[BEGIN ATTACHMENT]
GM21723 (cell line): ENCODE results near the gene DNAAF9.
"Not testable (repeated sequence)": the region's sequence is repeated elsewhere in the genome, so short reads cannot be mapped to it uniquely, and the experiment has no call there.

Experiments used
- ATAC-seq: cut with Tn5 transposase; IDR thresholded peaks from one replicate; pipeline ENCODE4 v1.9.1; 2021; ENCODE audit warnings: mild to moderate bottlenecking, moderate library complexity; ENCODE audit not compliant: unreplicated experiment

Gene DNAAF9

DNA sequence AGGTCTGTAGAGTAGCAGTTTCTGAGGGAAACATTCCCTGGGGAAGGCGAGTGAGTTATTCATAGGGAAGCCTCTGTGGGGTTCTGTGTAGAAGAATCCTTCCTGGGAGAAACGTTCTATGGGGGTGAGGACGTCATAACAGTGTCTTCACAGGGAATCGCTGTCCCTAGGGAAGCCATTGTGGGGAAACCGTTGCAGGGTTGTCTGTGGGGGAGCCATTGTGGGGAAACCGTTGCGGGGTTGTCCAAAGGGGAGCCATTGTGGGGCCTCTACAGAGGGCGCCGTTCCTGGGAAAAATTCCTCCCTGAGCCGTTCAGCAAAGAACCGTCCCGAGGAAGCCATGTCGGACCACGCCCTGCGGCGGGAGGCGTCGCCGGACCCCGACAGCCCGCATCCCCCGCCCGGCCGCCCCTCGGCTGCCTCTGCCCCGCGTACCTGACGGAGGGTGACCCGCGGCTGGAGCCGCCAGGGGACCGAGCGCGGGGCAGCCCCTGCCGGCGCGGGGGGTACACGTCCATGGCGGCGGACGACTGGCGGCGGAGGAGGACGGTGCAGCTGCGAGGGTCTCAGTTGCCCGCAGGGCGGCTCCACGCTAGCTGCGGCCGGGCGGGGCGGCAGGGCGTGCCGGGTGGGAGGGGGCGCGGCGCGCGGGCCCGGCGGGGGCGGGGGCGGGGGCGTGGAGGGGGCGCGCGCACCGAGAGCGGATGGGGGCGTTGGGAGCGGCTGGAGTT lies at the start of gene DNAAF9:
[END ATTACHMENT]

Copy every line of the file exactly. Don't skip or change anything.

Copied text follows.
GM21723 (cell line): ENCODE results near the gene DNAAF9.
"Not testable (repeated sequence)": the region's sequence is repeated elsewhere in the genome, so short reads cannot be mapped to it uniquely, and the experiment has no call there.

Experiments used
- ATAC-seq: cut with Tn5 transposase; IDR thresholded peaks from one replicate; pipeline ENCODE4 v1.9.1; 2021; ENCODE audit warnings: mild to moderate bottlenecking, moderate library complexity; ENCODE audit not compliant: unreplicated experiment

Gene DNAAF9

DNA sequence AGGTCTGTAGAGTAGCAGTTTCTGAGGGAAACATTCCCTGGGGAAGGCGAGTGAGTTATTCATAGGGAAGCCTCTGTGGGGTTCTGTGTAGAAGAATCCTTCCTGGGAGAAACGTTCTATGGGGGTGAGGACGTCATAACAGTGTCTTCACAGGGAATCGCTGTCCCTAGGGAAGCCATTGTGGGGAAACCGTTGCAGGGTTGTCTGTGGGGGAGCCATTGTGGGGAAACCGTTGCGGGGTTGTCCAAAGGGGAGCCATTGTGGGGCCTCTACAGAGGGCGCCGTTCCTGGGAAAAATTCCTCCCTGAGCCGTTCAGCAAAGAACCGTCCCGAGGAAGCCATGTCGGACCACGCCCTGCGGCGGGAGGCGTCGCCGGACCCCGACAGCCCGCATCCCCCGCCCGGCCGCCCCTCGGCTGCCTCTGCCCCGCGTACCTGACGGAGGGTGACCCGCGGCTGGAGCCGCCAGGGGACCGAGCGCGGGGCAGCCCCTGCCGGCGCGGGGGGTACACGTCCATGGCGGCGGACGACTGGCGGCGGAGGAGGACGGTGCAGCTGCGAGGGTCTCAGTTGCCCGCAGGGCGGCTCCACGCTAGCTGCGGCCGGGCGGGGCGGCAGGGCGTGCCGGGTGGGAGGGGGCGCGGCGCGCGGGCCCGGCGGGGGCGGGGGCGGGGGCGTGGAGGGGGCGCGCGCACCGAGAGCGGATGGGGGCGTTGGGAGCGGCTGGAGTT lies at the start of gene DNAAF9: